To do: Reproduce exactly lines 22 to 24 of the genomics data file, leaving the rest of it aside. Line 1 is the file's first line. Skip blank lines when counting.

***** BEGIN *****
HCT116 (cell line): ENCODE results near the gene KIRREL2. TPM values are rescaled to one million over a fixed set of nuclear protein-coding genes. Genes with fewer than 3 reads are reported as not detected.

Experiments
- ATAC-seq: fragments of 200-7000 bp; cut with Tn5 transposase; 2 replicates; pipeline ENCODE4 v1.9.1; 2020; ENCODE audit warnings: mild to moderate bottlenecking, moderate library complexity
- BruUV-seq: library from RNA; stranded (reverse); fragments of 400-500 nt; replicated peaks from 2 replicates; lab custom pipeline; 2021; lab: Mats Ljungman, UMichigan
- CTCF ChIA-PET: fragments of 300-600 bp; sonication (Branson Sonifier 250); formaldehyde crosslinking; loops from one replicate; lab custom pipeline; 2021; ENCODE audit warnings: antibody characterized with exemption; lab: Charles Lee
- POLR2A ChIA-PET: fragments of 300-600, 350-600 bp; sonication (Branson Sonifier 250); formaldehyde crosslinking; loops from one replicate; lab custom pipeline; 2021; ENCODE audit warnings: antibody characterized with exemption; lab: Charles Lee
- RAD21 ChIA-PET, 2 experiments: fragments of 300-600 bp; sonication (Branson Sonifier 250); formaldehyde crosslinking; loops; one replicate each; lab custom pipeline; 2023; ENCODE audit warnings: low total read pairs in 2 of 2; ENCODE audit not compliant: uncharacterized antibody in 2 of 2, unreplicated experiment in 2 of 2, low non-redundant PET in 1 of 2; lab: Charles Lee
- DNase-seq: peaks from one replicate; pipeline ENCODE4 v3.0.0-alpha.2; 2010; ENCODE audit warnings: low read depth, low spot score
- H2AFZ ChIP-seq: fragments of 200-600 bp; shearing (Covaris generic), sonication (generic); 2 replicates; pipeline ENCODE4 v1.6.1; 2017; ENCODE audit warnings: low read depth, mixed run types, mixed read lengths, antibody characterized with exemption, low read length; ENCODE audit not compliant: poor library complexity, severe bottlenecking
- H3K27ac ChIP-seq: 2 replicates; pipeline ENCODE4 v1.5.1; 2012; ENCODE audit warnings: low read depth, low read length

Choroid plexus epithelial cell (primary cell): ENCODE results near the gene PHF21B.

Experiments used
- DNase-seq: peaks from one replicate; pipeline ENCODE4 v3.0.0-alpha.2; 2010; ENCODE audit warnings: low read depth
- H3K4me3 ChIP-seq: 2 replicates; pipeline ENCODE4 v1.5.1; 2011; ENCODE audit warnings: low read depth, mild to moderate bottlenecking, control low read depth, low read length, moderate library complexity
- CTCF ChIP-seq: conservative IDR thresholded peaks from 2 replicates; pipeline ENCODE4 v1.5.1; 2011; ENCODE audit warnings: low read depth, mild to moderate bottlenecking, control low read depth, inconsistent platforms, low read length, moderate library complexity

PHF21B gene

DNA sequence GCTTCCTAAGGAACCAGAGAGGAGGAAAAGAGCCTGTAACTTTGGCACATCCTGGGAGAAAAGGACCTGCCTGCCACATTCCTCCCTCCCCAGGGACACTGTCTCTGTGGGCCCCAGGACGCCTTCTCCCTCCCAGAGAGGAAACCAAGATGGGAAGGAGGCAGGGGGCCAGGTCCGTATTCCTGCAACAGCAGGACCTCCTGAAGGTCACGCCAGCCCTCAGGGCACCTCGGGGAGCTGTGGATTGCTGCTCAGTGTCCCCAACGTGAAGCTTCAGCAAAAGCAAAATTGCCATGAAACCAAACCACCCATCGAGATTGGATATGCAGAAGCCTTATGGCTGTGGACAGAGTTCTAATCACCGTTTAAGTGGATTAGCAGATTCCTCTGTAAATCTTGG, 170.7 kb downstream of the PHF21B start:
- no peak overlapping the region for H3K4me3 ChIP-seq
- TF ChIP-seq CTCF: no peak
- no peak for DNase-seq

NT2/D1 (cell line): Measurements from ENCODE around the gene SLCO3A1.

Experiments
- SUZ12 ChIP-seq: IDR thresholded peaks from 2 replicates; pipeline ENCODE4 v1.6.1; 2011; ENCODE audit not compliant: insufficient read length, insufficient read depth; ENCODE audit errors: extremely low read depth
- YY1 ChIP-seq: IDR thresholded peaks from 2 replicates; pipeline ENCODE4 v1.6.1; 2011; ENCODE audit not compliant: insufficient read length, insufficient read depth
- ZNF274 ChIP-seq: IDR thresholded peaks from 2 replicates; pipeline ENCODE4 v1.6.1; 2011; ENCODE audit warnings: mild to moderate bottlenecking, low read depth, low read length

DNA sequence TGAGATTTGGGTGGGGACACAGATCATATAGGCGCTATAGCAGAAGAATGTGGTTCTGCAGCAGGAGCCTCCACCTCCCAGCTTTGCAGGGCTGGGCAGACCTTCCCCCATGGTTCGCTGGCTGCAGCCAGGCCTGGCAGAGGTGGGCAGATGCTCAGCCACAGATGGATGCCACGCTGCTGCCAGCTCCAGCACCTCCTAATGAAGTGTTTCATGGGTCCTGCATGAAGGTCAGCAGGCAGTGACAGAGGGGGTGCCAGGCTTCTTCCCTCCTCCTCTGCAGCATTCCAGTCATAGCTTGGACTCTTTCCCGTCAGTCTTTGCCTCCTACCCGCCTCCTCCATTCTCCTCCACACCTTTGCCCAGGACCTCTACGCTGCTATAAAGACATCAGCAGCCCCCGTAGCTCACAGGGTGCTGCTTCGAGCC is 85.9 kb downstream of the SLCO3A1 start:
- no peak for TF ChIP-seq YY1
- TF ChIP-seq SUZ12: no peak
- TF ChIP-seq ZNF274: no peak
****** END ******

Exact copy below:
Experiments
- SUZ12 ChIP-seq: IDR thresholded peaks from 2 replicates; pipeline ENCODE4 v1.6.1; 2011; ENCODE audit not compliant: insufficient read length, insufficient read depth; ENCODE audit errors: extremely low read depth
- YY1 ChIP-seq: IDR thresholded peaks from 2 replicates; pipeline ENCODE4 v1.6.1; 2011; ENCODE audit not compliant: insufficient read length, insufficient read depth